Despite conflicting opinion on his persona, his influence and character shaped the business world more so than any other person at the turn of the century. Morgan was “a banker, railroad czar, industrialist, financier, philanthropist, yachtsman, and ladies’ man” (Jones). He was an industrial genius that is accredited with the founding of many companies including General Electric and AT&T. However, Morgan is looked upon as “a saint and demon the same” (Arvedlund). He received a honorary degree from Harvard university that read: Public citizen, patron of literature and art, prince among merchants, who by his skill, wisdom and courage, has twice in times of stress repelled a national danger of financial panic.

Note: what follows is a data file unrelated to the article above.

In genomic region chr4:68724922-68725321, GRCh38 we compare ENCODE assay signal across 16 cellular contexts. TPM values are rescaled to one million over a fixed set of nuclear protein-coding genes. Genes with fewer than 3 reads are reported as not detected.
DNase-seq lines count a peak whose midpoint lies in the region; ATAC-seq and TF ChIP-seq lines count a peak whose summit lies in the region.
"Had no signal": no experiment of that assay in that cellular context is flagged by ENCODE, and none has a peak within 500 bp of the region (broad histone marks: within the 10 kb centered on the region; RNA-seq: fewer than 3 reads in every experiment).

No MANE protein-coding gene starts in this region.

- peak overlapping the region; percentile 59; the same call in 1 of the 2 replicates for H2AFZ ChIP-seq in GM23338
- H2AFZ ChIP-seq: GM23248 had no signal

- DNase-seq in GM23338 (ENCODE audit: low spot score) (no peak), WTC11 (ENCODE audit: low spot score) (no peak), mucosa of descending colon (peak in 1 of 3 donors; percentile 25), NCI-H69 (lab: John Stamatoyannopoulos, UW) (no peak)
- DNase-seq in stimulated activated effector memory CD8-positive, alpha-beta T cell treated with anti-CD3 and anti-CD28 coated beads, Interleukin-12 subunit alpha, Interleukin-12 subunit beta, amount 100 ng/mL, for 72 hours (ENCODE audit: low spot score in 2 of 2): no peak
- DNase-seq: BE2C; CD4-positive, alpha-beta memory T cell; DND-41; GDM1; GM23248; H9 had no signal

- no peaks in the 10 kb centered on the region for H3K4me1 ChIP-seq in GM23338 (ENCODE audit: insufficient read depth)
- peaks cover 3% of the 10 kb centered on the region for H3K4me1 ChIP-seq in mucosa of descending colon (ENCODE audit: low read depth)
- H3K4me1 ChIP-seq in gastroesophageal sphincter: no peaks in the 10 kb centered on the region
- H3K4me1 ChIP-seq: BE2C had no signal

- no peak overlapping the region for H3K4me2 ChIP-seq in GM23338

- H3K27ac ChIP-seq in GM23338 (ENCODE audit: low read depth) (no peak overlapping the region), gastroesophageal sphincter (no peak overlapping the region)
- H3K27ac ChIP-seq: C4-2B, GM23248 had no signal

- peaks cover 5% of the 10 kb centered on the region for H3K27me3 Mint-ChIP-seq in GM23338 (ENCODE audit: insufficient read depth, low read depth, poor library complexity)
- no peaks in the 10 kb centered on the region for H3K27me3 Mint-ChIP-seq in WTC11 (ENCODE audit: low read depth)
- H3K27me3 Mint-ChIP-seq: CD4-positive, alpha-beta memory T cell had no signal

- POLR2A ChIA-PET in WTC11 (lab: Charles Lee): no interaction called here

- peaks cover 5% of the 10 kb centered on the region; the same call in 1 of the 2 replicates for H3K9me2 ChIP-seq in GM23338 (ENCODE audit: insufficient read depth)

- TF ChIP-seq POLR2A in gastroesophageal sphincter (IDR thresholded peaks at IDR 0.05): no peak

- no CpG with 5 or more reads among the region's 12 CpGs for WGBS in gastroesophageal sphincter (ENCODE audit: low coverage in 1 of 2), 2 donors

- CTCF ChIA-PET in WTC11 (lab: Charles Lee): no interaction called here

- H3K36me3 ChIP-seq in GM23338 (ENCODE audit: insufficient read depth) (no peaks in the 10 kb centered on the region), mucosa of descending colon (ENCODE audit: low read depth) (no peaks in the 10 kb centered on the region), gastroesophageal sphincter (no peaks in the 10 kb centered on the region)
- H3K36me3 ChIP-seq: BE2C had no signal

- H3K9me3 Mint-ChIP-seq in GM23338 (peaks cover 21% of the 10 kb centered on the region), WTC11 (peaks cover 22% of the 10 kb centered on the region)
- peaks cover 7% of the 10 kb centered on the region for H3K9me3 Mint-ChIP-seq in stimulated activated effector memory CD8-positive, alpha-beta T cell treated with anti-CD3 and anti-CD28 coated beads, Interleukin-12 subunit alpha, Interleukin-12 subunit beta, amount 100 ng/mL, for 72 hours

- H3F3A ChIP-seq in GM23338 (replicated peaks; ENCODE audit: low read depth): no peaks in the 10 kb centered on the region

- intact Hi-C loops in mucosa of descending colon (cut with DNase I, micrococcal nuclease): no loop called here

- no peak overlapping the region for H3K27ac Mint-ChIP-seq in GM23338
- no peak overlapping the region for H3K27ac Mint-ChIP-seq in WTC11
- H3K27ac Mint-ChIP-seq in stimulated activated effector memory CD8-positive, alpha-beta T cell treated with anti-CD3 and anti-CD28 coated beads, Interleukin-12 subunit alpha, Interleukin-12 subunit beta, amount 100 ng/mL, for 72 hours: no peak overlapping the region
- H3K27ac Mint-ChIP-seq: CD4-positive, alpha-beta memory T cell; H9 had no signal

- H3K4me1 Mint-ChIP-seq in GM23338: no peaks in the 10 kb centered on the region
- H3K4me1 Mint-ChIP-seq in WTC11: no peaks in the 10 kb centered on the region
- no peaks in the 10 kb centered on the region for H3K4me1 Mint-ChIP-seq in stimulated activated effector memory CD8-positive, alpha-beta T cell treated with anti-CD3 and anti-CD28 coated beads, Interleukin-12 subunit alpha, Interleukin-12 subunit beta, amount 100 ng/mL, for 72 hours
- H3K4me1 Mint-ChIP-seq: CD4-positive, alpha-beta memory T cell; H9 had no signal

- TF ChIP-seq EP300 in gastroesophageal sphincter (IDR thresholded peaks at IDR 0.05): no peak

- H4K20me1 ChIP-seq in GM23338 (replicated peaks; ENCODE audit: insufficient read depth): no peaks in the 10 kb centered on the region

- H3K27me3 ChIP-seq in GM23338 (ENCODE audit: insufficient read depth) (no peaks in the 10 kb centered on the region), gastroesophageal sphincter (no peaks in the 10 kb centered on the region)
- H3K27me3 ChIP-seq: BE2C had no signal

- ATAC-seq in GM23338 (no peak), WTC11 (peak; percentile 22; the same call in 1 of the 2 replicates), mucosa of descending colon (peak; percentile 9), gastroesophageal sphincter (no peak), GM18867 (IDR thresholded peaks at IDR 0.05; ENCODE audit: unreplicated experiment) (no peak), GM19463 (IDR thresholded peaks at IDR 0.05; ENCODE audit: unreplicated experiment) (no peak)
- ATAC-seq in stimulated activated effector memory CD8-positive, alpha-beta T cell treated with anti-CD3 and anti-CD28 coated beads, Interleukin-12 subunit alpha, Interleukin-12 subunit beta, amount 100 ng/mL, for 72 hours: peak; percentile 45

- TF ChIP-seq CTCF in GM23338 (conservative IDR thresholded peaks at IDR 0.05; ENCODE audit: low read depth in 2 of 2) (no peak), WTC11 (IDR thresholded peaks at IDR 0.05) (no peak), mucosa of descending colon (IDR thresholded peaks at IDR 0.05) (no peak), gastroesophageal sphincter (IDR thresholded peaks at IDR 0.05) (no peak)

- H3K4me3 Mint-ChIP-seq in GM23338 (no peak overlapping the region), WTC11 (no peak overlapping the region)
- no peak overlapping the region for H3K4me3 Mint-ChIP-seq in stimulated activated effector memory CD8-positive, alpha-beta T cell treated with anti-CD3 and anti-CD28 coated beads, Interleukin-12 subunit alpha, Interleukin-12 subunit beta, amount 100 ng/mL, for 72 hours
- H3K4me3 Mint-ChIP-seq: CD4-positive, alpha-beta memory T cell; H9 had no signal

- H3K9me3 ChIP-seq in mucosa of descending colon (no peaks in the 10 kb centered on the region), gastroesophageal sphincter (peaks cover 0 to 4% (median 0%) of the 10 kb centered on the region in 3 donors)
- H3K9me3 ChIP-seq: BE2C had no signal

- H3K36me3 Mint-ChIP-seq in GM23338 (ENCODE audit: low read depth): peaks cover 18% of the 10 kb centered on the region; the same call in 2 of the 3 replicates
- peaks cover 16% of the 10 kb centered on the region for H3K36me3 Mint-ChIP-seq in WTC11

Arvedlund, Erin. Unmasking J.P. Morgan. 2000. 9 Apr. 2003
Doctorow, E.L. Ragtime. New York: Plume, 2003.
“John Pierpont Morgan.” Microsoft Encarta Encyclopedia 2001 Standard. 2003.
Jones, Lisa L. A Collector’s Portait: John Pierpont Morgan (1837-1913). 2003. 9 Apr. 2003
Lindstrom, Diane. John Pierpont Morgan. 2003. 9 Apr. 2003